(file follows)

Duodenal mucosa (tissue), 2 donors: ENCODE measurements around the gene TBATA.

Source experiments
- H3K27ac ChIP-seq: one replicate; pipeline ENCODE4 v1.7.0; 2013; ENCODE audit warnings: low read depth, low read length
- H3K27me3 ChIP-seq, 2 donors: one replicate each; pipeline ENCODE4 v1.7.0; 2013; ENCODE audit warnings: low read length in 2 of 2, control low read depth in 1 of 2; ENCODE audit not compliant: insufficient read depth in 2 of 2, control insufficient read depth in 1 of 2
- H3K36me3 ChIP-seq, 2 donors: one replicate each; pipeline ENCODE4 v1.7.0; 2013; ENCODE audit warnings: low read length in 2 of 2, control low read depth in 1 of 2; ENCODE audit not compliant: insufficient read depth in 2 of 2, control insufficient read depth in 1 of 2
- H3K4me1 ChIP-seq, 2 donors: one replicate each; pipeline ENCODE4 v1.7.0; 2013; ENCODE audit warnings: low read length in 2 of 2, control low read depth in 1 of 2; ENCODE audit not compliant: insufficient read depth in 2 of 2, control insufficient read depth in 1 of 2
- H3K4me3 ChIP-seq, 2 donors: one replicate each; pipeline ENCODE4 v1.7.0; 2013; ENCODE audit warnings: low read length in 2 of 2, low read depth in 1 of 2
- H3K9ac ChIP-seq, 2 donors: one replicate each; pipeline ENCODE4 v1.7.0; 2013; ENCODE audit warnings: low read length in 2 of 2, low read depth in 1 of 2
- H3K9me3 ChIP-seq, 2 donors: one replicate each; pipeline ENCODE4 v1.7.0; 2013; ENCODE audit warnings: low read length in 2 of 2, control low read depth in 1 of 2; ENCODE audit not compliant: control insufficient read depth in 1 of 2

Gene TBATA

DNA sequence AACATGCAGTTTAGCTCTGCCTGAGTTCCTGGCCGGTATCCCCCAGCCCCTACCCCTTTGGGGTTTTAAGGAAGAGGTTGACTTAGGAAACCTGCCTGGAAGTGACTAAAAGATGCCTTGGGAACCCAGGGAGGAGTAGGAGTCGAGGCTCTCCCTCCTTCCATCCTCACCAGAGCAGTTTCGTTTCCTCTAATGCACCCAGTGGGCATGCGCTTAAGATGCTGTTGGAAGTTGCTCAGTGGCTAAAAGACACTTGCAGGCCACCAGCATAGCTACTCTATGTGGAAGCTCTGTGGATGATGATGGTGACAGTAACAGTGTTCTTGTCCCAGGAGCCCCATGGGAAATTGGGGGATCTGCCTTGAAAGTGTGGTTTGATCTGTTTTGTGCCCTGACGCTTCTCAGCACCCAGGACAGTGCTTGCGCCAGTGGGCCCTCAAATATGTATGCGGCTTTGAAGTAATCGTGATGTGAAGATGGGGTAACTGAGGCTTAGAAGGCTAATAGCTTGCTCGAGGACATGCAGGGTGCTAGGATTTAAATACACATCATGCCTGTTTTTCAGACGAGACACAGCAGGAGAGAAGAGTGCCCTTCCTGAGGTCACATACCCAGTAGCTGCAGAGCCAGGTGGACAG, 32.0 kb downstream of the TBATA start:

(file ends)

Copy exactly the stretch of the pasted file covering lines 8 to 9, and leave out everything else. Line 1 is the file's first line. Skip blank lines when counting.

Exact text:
- H3K9ac ChIP-seq, 2 donors: one replicate each; pipeline ENCODE4 v1.7.0; 2013; ENCODE audit warnings: low read length in 2 of 2, low read depth in 1 of 2
- H3K9me3 ChIP-seq, 2 donors: one replicate each; pipeline ENCODE4 v1.7.0; 2013; ENCODE audit warnings: low read length in 2 of 2, control low read depth in 1 of 2; ENCODE audit not compliant: control insufficient read depth in 1 of 2